Choosing Between Native and Hybrid Apps
Pros and Cons of Native and Hybrid App Development
Native vs Hybrid apps are two different ways of writing your mobile application. Woodridge may use either depending on the type of your application, your risk tolerance of depending on a framework, and how much native functionality you need.
Native apps use frameworks and tools that are local to the platform. Going with a native-first approach would mean writing two separate apps, one for Android and another for iOS. On Android, you would write the app in Java or Kotlin. All of the layout would be done in the Layout Editor in Android Studio. On iOS, everything is done in XCode, with the code written in Objective-C or Swift and the layout done in XCode Storyboards.
Hybrids apps use a variety of techniques that allow you to write your application with a single codebase. That code is then compiled to the respective native platform. The end results of a hybrid compilation process are projects that can be used in Android Studio or XCode. The downside is that you cannot make changes in these projects without the results being overwritten the next time you compile.
In general, the more native features you plan on using (camera, GPS, Bluetooth), the more it makes sense to use a native app since these features are platform specific. The sensor APIs are very different between iOS and Android, which means that code reuse that would not be possible.
How Hybrid Apps Work
Look and Feel
If you use a hybrid app, your app will look the same on all devices, but it will not match the feel of the other apps. For example, a list view will not look like a default list in iOS, and you will not get the native features like pull to refresh or sticky headers by default. The native components, which are performant and have already been proven from a usability perspective, will not be able to be used inside of a web view. This includes the native maps component, scrolling list views, and camera previews.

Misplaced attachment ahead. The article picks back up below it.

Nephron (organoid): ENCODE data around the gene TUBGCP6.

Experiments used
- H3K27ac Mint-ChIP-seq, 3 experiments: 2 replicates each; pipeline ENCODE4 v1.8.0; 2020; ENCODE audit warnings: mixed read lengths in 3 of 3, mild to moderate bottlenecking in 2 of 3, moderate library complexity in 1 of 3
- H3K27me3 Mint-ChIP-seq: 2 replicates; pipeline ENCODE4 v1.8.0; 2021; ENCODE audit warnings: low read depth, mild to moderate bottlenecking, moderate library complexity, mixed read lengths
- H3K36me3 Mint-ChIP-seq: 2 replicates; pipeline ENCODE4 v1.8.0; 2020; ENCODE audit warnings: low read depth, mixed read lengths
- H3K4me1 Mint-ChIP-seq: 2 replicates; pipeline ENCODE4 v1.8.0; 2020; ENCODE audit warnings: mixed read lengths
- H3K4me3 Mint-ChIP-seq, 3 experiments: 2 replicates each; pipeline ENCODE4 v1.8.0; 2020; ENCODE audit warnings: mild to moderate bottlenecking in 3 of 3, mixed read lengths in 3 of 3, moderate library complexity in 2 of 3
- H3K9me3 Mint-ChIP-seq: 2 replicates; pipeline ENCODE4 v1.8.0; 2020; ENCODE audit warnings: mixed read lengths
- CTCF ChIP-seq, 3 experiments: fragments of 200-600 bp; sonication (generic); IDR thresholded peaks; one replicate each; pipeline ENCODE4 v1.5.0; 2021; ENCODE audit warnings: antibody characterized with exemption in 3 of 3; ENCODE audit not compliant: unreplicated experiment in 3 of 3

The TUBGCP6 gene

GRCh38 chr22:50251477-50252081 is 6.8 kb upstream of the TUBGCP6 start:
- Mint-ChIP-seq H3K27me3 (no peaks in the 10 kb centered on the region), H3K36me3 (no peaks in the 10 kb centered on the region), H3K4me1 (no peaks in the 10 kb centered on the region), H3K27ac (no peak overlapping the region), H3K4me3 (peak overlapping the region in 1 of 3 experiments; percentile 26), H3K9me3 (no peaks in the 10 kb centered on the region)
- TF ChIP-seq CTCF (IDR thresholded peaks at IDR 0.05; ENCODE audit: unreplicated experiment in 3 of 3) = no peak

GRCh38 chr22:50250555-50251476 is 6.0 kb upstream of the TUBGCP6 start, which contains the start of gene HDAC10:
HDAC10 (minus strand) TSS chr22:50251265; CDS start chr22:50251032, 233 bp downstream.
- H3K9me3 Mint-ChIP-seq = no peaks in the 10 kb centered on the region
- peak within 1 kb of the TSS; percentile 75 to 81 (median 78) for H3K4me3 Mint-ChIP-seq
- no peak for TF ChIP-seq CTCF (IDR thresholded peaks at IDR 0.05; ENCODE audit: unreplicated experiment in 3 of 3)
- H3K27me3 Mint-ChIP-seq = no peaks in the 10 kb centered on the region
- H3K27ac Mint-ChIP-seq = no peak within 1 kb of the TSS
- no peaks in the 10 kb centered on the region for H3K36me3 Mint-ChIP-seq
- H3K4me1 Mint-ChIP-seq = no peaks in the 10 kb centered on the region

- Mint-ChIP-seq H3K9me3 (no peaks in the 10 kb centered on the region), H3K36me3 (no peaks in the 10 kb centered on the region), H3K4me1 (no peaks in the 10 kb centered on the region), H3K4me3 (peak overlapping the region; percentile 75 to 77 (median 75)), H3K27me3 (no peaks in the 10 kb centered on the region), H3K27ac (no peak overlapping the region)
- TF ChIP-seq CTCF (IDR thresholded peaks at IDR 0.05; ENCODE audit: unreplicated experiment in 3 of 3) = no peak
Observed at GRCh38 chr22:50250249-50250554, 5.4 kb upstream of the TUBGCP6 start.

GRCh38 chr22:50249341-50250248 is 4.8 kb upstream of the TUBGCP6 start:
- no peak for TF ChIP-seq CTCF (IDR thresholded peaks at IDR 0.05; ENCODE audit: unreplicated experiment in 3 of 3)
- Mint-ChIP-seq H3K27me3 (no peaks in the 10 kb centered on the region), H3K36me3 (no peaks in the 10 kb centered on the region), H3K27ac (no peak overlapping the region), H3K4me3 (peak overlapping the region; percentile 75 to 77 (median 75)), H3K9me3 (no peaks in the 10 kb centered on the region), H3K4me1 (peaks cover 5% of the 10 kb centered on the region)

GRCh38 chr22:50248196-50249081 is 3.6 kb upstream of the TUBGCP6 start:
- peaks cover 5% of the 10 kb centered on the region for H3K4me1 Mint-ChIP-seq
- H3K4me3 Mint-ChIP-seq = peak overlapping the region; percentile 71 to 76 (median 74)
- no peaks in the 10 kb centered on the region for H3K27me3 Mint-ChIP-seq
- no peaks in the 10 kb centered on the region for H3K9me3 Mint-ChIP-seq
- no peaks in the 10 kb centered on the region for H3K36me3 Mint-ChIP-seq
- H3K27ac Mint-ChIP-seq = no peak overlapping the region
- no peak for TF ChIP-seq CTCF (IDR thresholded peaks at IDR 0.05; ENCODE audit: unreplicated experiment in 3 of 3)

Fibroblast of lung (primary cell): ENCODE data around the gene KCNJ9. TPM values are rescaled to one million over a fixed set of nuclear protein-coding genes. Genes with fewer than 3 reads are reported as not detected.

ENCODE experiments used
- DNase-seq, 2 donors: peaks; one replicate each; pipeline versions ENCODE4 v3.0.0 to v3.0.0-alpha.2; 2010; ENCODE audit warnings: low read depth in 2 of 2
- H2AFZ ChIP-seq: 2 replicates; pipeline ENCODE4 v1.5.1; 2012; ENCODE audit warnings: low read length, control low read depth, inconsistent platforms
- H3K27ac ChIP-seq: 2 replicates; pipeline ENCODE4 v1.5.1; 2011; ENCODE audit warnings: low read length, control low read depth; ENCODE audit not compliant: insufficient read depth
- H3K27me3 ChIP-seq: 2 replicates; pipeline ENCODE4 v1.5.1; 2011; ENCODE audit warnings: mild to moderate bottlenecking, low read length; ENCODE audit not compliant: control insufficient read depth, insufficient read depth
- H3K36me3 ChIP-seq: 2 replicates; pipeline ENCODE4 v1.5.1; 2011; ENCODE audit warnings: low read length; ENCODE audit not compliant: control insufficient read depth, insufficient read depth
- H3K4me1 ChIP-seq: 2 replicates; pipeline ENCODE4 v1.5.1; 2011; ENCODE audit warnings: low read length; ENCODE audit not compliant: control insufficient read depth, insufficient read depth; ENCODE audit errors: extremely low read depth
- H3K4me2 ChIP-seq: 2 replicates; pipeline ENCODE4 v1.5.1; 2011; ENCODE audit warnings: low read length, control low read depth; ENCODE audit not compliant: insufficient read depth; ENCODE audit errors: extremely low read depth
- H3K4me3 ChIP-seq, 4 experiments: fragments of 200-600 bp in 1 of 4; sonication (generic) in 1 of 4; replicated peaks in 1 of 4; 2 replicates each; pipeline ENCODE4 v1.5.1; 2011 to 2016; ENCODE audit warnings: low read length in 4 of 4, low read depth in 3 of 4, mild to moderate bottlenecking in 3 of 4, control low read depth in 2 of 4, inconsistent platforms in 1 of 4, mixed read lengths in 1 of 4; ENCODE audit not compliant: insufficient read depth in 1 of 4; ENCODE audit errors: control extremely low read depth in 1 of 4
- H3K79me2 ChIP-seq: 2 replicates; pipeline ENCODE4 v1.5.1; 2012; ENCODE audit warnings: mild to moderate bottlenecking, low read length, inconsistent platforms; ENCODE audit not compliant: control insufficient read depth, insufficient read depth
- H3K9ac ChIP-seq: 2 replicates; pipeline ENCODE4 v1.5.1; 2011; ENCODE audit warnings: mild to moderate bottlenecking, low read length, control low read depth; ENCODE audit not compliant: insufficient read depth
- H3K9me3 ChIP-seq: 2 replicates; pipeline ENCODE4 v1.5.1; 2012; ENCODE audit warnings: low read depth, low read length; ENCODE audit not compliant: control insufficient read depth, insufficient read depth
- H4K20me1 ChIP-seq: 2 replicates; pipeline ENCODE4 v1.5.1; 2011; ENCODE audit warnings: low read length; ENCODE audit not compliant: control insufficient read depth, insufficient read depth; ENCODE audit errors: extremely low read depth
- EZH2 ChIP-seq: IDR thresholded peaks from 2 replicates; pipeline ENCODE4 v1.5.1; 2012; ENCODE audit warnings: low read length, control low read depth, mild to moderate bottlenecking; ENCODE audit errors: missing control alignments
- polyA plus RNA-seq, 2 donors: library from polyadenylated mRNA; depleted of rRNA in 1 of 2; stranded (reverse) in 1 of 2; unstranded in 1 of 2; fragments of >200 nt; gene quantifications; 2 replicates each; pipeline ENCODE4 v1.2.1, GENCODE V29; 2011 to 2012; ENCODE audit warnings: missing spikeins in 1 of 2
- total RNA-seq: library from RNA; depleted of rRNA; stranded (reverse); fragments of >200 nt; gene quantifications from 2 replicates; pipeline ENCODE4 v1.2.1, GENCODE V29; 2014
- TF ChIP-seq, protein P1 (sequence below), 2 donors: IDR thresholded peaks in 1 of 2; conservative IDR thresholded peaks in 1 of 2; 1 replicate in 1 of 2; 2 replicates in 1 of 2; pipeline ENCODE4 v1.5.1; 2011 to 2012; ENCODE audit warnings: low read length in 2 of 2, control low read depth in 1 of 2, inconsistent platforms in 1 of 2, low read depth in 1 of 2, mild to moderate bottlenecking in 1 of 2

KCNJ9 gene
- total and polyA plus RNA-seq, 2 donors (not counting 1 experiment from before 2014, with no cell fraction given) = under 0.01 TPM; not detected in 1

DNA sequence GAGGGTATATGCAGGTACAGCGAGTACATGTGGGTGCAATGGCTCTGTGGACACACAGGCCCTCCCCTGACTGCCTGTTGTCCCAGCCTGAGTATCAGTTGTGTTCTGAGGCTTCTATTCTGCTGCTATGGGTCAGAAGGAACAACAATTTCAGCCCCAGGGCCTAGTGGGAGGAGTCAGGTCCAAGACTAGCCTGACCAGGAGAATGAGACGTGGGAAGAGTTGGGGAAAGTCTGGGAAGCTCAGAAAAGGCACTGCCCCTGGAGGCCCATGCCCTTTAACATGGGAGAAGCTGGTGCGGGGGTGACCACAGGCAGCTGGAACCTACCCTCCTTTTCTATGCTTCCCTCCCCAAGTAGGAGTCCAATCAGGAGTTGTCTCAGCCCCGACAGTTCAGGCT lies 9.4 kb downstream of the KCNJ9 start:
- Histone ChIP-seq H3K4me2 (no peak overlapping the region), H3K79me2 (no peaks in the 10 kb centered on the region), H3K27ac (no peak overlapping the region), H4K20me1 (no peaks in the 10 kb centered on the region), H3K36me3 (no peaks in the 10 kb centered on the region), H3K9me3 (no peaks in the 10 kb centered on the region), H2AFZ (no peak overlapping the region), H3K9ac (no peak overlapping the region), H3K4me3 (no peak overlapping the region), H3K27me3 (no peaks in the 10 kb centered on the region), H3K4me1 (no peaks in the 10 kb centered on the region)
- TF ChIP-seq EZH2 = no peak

Hybrid apps used to be slower, but the web views on both Android and iOS have improved and also techniques such as CSS-driven animations and transitions can perform reasonably well on newer phones. On older devices, native transitions would remain the best choice.
When choosing a native vs a hybrid approach, you also have to consider the cost of maintaining two separate apps versus maintaining a single hybrid app. The more native functionality you need, the more overhead that will be needed to get the hybrid app to work properly.
The development environments of XCode and Android Studio are great for rapid application development. Since the mobile world has converged on two operating systems (iOS and Android), there are only two platforms you need to support by going native, versus the 4-5 in the past. This means that by going native there is much less to support than if there were more platforms.
Frameworks and Techniques for Hybrid Apps
Embedded Web Views for Specific Screens
Instead of implementing the whole app natively, you can use web views to show a specific page. For example, you might want to have a screen where a user can view his or her profile information. This page could be loaded from a server dynamically, meaning the page could get updated without the user having to reinstall the app. One of the downsides of having many separate web views is that the startup time is around ~1s even for a sparse page, so the user will have to wait for the information to be loaded.
One of the main pain points of hybrid apps is that it is difficult to “jump out” of the embedded web view or framework to a native view. For example, if you make a single screen native, then it would involve a large restructure to the whole app, since the hybrid app framework assumes your app is only structured a single way. Going native-first is the opposite. It is very easy to make a single page a web view and the rest of that app native.
In general, there is not a clear answer to what is the best approach to mobile app development. Our recommended approach will vary from project to project. Hybrid apps can be a good choice if you want to get a simple, MVP of your app to market as quickly as possible with minimum features. However, native apps will offer the best performance, user experience, and security. We recommend native applications to all of our clients if their budget allows for it. However, hybrid app development can be a cost-efficient way of getting a simple application to market quickly.